The 2014 Formula 1 season is about to begin, and brings with it some of the most radical rule changes in years. This is how the cars have developed innovative design changes to comply with the new regulations.
Formula 1 has always been about speed. But over the past few years, there has been pressure building for the sport to move away from being just a spectacle and instead serve as a testing ground for automotive innovations which can make their way into mainstream cars as well. This is the argument put forward by car manufacturers like Honda, Audi, BMW, Ford and Toyota, who have dropped out of the competition for that reason.
So Formula 1 has changed its technical regulations for the upcoming 2014 to bring it more in line with regulations on climate change and manufacturers’ desires. There are a whole set of regulatory changes which Formula 1 has imposed on its teams (the full list can be found summarised here), but I want to focus on what I believe is the driver for the most interesting technical change:
Cars are now limited to using 100kg of fuel per race, down from an estimated average of 160kg per race in 2013. That’s more than 1/3 less fuel.
In the video below, new Red Bull driver Daniel Ricciardo describes in detail what innovations have made such a staggering drop in fuel consumption possible, while still producing the power to thrill audiences.
As you can see, to keep power high while decreasing fuel consumption, you need to be doing two things:
- Decrease fuel consumption: This is achieved through the redesigned engine, which is now a turbocharged 1.6L V6 instead of last year’s 2.4L V8. The turbocharger ensures that more of the fuel is burned, producing more power per unit of fuel with less exhaust. However, these smaller engines produce much less power (approx 600bhp), compared to the 750bhp of last year’s models. This would result in a slower car, although to compensate that, additional power is derived from the new…
- Improved energy recovery systems: the cars now have an additional electric power drive which works in conjunction with the motor to deliver up to 161bhp of additional power for up to 30 seconds. It works as both a motor when used to power the car, and a generator to charge an onboard lithium-ion battery pack, and called the Motor-Generator Unit (MGU). This season, it recovers energy both through kinectic energy from the brakes (MGU-Kinectic or MGU-K) and also excess rotational heat energy from the turbocharger (MGU-Heat or MGU-H). This MGU systems works with the petrol engine to power the cars around the track, and actually deliver more torque than last year’s cars, which is useful for short acceleration maneuvers like overtaking.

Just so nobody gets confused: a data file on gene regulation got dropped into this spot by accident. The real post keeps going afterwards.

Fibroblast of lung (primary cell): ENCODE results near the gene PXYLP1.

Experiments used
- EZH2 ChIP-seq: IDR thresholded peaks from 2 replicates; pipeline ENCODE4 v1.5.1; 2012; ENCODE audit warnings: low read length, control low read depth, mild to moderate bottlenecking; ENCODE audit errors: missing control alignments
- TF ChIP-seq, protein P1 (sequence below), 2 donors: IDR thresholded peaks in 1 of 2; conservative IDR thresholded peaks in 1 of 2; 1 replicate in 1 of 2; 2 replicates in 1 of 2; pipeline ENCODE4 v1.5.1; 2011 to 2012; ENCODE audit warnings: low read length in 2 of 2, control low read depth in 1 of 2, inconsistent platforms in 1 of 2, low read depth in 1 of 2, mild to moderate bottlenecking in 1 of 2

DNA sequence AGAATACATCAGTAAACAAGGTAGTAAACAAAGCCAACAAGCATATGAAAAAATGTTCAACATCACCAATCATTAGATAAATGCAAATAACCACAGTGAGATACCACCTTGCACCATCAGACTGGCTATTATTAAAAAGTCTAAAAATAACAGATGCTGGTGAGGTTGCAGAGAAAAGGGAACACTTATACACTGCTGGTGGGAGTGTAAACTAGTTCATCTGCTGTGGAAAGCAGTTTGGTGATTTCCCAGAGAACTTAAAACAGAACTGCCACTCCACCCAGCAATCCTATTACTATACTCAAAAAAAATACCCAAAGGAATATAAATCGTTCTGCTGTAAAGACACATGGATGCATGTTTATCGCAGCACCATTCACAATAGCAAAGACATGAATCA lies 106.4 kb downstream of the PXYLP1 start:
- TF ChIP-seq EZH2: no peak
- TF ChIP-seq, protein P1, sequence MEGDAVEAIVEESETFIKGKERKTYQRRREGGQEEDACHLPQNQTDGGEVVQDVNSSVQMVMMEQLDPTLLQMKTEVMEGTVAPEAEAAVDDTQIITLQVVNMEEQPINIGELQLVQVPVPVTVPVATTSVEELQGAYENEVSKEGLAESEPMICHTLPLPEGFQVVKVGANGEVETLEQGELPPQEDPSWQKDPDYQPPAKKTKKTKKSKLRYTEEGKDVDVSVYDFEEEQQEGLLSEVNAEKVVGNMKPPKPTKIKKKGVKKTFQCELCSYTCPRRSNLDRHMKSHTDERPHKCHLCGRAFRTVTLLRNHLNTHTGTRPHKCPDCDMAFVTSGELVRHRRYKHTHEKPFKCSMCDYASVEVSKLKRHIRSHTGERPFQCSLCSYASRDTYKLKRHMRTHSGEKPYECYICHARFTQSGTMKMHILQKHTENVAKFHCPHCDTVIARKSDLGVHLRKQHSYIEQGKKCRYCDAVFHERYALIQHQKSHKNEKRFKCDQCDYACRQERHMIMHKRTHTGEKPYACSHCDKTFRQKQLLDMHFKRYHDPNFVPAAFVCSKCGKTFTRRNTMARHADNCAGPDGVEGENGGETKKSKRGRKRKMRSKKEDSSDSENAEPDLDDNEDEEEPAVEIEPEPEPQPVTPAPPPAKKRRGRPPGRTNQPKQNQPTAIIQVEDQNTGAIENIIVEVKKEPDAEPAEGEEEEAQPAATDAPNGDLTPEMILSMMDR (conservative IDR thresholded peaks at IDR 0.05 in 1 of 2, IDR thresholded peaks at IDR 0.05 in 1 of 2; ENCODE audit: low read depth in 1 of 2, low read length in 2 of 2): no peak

I have written previously about advances in electric drivertrains for supercars and how only recently it looked like an impossible innovation. The technology developed in these Formula 1 cars will ultimately feed back into mainstream cars as well, bringing innovations from the high-end back to the consumer.
New Scientist recently published a great article with a bit more detail about how the MGU works to improve fuel efficiency. I’ve included their graphic overview here, but if you’re interested in the science behind it, then it’s a good read.
Are you looking forward to the new Formula 1 season? Do you think that the rule changes will lead to a better or worse experience for the drivers and spectators? Let me know in the comments below, and don’t forget to sign up for our weekly innovations insights newsletter using the form below to get great articles every week.
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